“Laura Melborne is a spinster librarian in Washington D.C. who witnesses the murder of a senator. In order to escape the murderer, she becomes a mail-order bride to Nathan Cantrell, a Colorado farmer with a strangely silent child. Laura must use all her courage, determination and hope to forge a life with Nathan even as the murderer closes in on her.”

EXCERPT FROM CANTRELL’S BRIDE
Copyright Suzanne Ferrell, 2012
All Rights Reserved, Ellora’s Cave Publishing, Inc.

     Nathan studied the young woman seated on the wagon seat.
     Damn. What had Neil been thinking?
    
He’d assumed from the list of requirements he’d given Neil his brother would send him an older woman like the governess they’d had growing up. Older, strict, unappealing. Certainly not this round-faced miss with the warm brown hair pulled back in a serviceable knot, flushed pink cheeks and excitement in her eyes.
     Dammit, Neil. 
     His brother knew he wasn’t in need of a wife for his own physical desire and he certainly wasn’t ever falling for the foolishness others called love again. No, he’d learned his lesson the first time. Women—especially young, beautiful women—couldn’t be trusted.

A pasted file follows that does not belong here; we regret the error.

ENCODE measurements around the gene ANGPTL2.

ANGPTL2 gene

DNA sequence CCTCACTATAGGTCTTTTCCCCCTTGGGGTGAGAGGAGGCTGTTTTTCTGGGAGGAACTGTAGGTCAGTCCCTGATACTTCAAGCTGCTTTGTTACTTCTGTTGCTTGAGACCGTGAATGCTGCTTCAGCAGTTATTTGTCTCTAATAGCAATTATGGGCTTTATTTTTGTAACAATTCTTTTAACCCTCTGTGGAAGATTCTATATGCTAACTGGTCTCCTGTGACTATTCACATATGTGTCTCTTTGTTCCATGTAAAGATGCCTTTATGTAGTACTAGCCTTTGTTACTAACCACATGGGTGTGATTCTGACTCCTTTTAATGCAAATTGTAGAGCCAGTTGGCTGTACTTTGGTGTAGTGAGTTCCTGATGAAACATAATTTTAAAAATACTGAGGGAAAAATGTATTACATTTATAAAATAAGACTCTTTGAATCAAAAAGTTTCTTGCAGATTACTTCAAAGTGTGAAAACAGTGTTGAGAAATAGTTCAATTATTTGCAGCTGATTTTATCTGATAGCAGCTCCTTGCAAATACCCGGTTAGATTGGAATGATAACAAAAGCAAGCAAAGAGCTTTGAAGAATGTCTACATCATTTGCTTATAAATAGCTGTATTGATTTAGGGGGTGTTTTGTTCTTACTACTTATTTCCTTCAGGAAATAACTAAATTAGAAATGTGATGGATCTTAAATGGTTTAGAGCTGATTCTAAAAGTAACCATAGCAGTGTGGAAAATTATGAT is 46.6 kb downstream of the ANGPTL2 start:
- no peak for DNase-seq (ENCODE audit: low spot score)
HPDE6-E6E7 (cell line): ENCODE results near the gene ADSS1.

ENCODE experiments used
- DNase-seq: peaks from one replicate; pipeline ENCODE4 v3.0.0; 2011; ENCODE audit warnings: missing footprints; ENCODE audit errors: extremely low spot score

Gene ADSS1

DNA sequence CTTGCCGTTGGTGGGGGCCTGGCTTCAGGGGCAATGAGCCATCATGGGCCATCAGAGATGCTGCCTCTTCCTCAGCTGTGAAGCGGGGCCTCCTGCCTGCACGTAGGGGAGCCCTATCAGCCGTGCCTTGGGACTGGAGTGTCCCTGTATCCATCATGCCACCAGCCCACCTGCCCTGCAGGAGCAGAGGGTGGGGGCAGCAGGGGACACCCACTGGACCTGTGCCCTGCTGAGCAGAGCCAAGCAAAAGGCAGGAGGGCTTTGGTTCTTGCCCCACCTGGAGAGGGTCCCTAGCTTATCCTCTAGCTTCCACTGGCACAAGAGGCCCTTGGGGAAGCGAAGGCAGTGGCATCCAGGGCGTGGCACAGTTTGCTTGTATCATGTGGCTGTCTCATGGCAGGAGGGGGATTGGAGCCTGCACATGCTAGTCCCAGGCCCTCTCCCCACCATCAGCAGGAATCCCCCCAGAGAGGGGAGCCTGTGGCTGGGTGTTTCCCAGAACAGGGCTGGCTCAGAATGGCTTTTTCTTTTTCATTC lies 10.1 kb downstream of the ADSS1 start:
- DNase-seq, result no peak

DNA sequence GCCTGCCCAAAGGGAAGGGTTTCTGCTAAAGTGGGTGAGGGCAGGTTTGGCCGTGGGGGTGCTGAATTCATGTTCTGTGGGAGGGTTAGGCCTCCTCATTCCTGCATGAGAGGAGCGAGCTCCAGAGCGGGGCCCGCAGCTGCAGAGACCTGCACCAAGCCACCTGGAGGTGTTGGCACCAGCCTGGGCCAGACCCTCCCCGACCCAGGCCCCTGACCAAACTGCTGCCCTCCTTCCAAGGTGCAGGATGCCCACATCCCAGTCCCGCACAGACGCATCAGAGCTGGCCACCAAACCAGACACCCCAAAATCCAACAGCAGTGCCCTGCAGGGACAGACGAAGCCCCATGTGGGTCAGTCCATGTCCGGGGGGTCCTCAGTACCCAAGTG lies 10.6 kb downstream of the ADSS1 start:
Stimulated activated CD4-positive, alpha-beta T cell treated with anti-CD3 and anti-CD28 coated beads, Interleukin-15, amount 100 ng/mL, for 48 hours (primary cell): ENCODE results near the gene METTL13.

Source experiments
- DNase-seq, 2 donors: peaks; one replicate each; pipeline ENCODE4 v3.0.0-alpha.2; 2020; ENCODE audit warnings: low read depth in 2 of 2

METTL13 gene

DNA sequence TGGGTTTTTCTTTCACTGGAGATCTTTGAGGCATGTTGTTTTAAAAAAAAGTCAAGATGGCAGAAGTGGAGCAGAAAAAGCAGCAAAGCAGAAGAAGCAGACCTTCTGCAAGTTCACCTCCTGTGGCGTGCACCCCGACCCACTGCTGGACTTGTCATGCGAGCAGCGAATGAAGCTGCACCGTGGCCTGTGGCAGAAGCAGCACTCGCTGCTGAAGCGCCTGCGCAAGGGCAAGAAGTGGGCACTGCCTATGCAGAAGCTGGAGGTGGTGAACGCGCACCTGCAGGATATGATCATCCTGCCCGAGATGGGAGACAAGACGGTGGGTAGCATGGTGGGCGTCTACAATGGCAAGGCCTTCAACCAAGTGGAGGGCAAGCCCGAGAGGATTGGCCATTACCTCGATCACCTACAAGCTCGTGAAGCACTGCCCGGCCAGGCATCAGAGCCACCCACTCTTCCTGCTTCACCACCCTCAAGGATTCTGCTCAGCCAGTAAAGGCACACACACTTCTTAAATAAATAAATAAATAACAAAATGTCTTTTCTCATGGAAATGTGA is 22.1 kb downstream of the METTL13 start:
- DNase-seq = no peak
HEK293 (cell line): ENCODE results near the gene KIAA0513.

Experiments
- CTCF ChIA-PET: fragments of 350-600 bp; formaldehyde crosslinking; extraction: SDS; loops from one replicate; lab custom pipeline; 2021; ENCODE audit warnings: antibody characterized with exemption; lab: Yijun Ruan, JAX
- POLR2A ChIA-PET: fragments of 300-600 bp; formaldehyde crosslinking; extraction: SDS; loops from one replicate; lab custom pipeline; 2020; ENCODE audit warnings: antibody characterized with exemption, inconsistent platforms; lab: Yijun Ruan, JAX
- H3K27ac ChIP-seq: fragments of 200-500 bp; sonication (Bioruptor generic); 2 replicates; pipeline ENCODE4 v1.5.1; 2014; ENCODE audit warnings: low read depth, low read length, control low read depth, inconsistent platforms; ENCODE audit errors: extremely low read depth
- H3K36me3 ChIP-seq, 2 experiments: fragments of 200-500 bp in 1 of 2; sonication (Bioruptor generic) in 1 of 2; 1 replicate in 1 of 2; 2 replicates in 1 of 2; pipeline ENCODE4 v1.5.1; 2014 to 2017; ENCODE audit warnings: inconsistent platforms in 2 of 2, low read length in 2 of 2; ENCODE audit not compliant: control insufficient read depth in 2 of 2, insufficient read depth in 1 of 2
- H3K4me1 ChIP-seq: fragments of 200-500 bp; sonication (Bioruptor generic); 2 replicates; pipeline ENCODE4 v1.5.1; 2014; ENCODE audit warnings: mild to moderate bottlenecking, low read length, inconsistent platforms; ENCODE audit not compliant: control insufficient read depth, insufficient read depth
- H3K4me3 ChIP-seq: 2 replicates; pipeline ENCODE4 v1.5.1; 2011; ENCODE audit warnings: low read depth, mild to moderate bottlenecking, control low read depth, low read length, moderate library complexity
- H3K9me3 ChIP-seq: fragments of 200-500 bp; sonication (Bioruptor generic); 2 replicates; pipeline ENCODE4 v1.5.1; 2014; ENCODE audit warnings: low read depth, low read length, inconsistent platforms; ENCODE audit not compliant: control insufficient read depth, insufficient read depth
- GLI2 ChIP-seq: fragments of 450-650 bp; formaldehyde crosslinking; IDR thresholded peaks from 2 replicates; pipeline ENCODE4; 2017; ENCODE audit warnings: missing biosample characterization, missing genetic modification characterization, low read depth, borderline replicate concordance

Nathan ground his thin cigar under his boot toe before stepping forward to offer a hand to the woman. She hesitated, a look of fear darkening the excitement he’d seen in her eyes. For a moment he thought she’d refuse him. Then something in her changed. Whatever frightened her—him or the new town—she shoved it aside, took a deep breath, sat a little straighter and put her hand in his.
     “I’m Laura, Mr. Cantrell.” She gave him a determined look as he helped her down from the wagon.
     Standing on the ground she came only to the top of his shoulders and had to tilt her head back to look up at him. For a brief moment he was caught in the clear appraisal of her deep emerald eyes. A hint of roses, reminiscent of his mother’s garden, wafted up to him.
     A movement to his right caught his attention. He glanced around and stiffened. The townsfolk had stepped out of their businesses to watch.